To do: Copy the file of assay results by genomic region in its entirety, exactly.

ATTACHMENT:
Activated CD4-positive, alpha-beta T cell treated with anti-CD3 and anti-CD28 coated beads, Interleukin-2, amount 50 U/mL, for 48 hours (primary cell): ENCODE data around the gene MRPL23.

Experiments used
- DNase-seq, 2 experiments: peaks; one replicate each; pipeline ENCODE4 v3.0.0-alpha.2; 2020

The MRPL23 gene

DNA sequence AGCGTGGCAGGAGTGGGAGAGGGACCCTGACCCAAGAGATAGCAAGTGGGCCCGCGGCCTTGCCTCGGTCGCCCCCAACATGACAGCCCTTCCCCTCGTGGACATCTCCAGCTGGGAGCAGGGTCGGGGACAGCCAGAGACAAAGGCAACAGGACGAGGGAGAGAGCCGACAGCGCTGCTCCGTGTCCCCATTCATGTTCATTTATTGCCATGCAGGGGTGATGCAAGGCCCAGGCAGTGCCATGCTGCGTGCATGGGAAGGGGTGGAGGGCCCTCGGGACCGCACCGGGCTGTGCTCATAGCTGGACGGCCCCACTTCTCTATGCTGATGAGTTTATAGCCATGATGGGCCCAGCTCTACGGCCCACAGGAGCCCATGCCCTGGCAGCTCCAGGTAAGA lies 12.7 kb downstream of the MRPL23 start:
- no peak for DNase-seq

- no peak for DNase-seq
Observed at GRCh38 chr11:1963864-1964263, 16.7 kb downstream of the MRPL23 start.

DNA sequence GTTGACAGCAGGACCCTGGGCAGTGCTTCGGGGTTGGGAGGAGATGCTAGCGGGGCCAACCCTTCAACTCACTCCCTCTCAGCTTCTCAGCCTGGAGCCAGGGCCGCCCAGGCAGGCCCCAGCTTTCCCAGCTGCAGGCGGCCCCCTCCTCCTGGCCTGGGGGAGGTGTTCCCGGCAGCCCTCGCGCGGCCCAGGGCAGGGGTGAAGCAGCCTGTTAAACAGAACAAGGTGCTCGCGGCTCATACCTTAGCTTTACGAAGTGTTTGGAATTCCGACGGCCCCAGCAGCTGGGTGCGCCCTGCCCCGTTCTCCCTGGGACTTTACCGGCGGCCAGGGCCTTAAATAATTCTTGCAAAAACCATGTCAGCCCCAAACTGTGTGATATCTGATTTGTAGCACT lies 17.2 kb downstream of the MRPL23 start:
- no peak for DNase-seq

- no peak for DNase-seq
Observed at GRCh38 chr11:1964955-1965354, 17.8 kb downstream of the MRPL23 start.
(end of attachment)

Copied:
Activated CD4-positive, alpha-beta T cell treated with anti-CD3 and anti-CD28 coated beads, Interleukin-2, amount 50 U/mL, for 48 hours (primary cell): ENCODE data around the gene MRPL23.

Experiments used
- DNase-seq, 2 experiments: peaks; one replicate each; pipeline ENCODE4 v3.0.0-alpha.2; 2020

The MRPL23 gene

DNA sequence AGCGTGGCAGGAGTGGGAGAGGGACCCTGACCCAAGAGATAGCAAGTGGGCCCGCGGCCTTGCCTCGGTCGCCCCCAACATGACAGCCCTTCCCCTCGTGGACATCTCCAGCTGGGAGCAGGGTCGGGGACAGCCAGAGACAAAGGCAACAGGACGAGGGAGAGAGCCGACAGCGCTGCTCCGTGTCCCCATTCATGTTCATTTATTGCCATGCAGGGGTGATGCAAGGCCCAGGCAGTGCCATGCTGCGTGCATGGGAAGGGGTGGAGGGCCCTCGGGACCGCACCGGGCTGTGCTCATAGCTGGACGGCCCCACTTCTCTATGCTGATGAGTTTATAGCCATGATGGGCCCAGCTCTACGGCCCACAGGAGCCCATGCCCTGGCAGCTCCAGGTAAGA lies 12.7 kb downstream of the MRPL23 start:
- no peak for DNase-seq

- no peak for DNase-seq
Observed at GRCh38 chr11:1963864-1964263, 16.7 kb downstream of the MRPL23 start.

DNA sequence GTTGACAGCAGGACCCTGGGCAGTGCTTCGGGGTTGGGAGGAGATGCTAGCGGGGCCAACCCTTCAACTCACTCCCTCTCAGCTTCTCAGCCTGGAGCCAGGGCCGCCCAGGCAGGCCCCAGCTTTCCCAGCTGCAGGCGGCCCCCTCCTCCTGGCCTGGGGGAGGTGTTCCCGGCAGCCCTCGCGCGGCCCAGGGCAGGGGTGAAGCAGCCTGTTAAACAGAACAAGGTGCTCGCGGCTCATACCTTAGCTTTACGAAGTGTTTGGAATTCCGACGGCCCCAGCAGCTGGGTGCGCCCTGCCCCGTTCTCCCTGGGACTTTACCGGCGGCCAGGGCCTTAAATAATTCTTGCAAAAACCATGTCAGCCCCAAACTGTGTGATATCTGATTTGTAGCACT lies 17.2 kb downstream of the MRPL23 start:
- no peak for DNase-seq

- no peak for DNase-seq
Observed at GRCh38 chr11:1964955-1965354, 17.8 kb downstream of the MRPL23 start.